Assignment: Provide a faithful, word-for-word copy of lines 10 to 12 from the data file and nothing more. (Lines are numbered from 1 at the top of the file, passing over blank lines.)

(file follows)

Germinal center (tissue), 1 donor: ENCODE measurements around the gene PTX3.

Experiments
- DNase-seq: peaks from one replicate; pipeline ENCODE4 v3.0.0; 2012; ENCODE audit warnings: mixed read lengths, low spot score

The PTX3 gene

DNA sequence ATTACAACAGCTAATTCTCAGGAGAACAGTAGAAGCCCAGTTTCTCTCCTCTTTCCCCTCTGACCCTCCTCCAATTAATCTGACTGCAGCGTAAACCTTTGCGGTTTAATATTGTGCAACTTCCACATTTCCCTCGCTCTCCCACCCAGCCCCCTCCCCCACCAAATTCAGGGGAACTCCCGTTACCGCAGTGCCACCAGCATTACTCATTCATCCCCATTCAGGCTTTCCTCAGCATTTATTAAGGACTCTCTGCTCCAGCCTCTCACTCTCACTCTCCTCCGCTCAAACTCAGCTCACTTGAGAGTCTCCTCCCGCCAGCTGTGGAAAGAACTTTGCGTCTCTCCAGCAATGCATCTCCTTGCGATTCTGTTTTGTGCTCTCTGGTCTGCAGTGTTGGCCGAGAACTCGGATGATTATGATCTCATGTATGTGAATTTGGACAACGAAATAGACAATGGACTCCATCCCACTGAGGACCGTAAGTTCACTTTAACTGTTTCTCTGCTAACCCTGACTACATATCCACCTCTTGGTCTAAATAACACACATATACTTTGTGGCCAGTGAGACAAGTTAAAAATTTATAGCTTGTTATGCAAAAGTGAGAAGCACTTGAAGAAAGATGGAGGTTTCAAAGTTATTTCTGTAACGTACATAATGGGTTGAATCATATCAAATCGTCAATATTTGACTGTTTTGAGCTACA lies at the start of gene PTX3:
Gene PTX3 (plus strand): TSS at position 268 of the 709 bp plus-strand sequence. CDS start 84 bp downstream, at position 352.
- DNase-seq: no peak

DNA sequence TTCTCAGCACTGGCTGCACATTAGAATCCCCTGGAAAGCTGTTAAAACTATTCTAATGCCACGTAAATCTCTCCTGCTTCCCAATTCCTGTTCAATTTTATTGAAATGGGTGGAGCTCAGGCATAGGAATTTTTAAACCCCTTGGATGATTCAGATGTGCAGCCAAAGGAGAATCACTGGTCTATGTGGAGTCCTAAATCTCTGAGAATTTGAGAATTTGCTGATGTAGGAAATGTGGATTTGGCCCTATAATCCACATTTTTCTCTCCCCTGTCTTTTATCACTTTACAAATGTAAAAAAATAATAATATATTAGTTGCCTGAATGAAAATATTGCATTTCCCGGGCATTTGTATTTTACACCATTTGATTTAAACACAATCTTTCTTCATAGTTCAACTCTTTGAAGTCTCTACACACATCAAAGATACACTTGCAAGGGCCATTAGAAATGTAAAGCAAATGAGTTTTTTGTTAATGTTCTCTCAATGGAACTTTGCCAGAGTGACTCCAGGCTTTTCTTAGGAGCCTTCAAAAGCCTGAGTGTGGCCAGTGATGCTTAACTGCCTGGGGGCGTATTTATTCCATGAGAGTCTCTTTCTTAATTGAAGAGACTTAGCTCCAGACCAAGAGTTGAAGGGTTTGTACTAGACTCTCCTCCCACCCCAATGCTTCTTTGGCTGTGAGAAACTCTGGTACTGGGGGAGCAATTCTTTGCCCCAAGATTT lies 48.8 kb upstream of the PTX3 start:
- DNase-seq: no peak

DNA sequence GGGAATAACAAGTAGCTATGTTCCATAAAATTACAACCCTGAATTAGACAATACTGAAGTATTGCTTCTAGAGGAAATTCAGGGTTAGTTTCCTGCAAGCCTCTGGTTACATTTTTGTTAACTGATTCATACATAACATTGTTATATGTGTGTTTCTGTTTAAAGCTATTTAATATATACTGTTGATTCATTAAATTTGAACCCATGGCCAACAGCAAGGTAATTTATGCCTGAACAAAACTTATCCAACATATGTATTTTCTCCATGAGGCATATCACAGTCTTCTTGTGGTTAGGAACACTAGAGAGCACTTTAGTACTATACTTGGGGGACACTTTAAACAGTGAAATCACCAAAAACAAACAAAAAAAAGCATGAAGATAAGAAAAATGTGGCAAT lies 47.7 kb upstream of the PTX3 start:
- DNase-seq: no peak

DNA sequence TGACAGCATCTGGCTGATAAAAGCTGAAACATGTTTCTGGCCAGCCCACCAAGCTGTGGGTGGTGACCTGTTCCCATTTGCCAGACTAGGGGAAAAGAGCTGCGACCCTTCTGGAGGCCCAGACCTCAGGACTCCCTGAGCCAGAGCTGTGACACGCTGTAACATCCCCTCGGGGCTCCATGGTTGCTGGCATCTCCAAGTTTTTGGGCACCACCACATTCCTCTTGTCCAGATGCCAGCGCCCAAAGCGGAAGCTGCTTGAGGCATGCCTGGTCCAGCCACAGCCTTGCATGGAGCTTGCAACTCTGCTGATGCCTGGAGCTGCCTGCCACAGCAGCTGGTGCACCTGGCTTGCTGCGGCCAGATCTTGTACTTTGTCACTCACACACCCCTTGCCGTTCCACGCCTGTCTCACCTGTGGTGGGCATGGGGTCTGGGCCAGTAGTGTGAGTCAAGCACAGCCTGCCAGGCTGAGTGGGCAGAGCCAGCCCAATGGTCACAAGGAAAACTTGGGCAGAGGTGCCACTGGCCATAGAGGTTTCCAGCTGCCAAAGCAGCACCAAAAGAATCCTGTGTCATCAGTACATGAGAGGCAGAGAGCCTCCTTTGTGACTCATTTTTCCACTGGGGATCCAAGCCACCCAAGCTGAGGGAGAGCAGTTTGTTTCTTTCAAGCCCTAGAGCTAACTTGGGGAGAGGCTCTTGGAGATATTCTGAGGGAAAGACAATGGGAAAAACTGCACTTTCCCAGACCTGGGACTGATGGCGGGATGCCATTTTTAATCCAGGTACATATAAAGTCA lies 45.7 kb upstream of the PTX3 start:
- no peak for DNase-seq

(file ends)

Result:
DNA sequence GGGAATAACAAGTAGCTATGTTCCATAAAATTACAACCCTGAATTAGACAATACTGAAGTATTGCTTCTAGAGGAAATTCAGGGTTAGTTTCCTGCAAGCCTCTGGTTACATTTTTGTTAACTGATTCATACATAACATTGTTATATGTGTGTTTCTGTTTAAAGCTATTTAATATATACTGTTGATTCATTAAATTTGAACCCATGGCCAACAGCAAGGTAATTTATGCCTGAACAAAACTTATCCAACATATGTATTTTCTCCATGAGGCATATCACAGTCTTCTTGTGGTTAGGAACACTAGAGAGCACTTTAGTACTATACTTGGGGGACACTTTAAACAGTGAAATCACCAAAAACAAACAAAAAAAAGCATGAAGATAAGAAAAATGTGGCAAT lies 47.7 kb upstream of the PTX3 start:
- DNase-seq: no peak

DNA sequence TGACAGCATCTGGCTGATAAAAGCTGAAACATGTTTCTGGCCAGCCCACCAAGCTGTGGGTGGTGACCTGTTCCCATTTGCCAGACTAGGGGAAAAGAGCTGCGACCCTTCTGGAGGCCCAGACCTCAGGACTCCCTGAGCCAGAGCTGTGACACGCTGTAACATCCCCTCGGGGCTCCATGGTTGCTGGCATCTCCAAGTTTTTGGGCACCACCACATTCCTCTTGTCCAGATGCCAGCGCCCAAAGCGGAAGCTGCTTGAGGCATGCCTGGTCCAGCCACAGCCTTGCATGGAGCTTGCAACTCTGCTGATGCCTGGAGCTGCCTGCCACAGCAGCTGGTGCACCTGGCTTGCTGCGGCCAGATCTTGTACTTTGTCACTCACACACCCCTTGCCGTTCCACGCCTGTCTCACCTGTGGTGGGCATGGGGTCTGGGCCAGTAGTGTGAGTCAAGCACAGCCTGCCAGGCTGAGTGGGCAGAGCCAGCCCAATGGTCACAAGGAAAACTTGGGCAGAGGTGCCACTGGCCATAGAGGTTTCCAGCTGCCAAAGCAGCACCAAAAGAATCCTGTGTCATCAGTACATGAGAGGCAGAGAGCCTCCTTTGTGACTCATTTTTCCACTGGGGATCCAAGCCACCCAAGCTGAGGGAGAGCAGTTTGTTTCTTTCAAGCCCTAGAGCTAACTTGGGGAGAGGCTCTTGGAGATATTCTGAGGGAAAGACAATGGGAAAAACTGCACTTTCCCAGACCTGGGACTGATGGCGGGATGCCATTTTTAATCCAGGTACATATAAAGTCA lies 45.7 kb upstream of the PTX3 start: